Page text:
Infectious Disease

Polysensitization to allergens, lipocalins linked to asthma in dog-sensitized children

Source/Disclosures

Disclosures:
Käck reports receiving personal fees from Thermo Fisher Scientific outside the submitted work. Please see the study for all other authors’ relevant financial disclosures.

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Researchers have found an association between polysensitization to furry animal allergens and lipocalins among children with asthma sensitized to dogs, according to a study published in Clinical and Translational Allergy.

Also, children with troublesome asthma have higher IgE levels in response to dog lipocalins compared with other children sensitized to dogs, Ulrika Käck, MD, researcher in the department of clinical science and education at Karolinska Institutet in Stockholm, and colleagues wrote in the study.

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The study involved 59 patients aged 10 to 18 years with confirmed sensitization to dog dander recruited from pediatric outpatient clinics in the Stockholm area. Patients and their parents were interviewed. Also, the Pediatric Asthma Control Test (ACT) was administered to patients aged 10 to 11 years, and those aged 12 years and older completed the ACT.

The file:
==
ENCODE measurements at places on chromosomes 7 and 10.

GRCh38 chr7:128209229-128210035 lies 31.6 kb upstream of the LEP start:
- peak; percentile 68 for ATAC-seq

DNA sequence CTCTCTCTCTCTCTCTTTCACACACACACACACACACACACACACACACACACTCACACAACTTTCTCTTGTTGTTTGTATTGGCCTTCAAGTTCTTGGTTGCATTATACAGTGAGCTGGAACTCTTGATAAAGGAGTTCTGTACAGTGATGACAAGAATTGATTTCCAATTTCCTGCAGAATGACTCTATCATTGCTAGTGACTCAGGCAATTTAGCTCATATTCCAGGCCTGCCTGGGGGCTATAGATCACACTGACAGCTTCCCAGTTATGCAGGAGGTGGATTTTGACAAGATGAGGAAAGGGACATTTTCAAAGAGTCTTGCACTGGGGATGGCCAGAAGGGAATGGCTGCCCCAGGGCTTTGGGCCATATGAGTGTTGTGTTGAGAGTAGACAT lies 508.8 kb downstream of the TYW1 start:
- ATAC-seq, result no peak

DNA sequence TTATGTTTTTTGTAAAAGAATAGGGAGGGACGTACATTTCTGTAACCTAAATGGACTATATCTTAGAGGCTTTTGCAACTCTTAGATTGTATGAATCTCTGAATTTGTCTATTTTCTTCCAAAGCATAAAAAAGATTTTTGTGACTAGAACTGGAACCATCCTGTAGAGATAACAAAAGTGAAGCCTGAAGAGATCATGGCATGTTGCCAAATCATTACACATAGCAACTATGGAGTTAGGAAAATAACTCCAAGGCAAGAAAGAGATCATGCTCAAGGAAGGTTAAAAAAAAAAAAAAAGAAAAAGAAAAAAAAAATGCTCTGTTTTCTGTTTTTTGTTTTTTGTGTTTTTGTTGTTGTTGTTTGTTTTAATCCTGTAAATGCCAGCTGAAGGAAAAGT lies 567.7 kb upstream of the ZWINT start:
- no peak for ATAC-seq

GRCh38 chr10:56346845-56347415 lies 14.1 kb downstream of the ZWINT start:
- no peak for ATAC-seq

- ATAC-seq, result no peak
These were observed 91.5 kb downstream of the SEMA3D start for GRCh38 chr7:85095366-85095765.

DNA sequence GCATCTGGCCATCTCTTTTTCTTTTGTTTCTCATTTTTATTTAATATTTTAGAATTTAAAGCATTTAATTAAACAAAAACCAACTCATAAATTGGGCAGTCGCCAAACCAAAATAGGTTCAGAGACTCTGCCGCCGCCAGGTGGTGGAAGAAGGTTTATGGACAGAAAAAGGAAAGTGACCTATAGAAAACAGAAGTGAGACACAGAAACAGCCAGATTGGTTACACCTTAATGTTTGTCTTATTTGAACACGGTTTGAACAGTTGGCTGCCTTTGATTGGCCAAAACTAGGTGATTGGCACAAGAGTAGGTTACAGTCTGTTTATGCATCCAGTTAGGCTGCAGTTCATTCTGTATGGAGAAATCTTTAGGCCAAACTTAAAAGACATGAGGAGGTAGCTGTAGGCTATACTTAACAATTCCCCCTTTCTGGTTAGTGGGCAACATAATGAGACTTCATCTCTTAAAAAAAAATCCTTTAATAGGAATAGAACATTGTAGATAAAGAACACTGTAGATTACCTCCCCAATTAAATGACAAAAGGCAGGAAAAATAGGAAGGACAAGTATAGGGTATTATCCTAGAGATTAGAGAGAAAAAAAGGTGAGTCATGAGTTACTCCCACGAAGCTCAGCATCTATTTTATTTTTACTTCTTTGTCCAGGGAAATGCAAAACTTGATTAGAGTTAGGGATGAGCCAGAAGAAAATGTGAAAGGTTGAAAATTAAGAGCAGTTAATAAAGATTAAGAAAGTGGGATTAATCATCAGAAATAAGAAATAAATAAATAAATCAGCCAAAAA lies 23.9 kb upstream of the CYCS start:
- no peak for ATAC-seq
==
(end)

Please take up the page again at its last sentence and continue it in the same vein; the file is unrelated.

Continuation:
Further, doctors measured each patient’s fractional exhaled nitric oxide level, performed nasal provocation testing (NPT) and analyzed blood samples.

The study population included nine patients without asthma (mean age, 13.2 years; 78% male) and 50 patients with asthma (mean age, 13.1 years; 62% male). Thirty of the patients with asthma reported being triggered by dog ​​exposure. This included six with troublesome asthma, defined as a FeNO score greater than 35 ppb, methacholine PD20 levels less than 2 mol and ACT scores less than 20.

Also, 48 of the 50 patients with asthma reported allergic rhinitis as well, with 35 of these rhinitis cases triggered by dog ​​exposure. The nine children who did not have asthma did have allergic rhinitis, including five whose rhinitis was triggered by dog.

Upon NPT, 46% of the children with asthma and 11% of the children without asthma reacted to dog dander extract. The researchers also found an association between asthma diagnosis, reduced scores on the ACT and pronounced bronchial hyperreactivity.

The children with allergy experienced more polysensitization to furry animal allergen molecules and lipocalins compared with the children who only had rhinitis. Children who did not have asthma had a median number of positive IgE results to furry animal allergen molecules of 3. The children with asthma had a median of 5.5, and those with troublesome asthma had a median of 9.

Similarly, the children who did not have asthma had a median number of positive IgE results to lipocalin of 2, while those with asthma had a median of 4 and those with troublesome asthma had a median of 6. The researchers reported an odds ratio for asthma with sensitization to any lipocalin of 7.2 (95% CI, 1.44-35.9).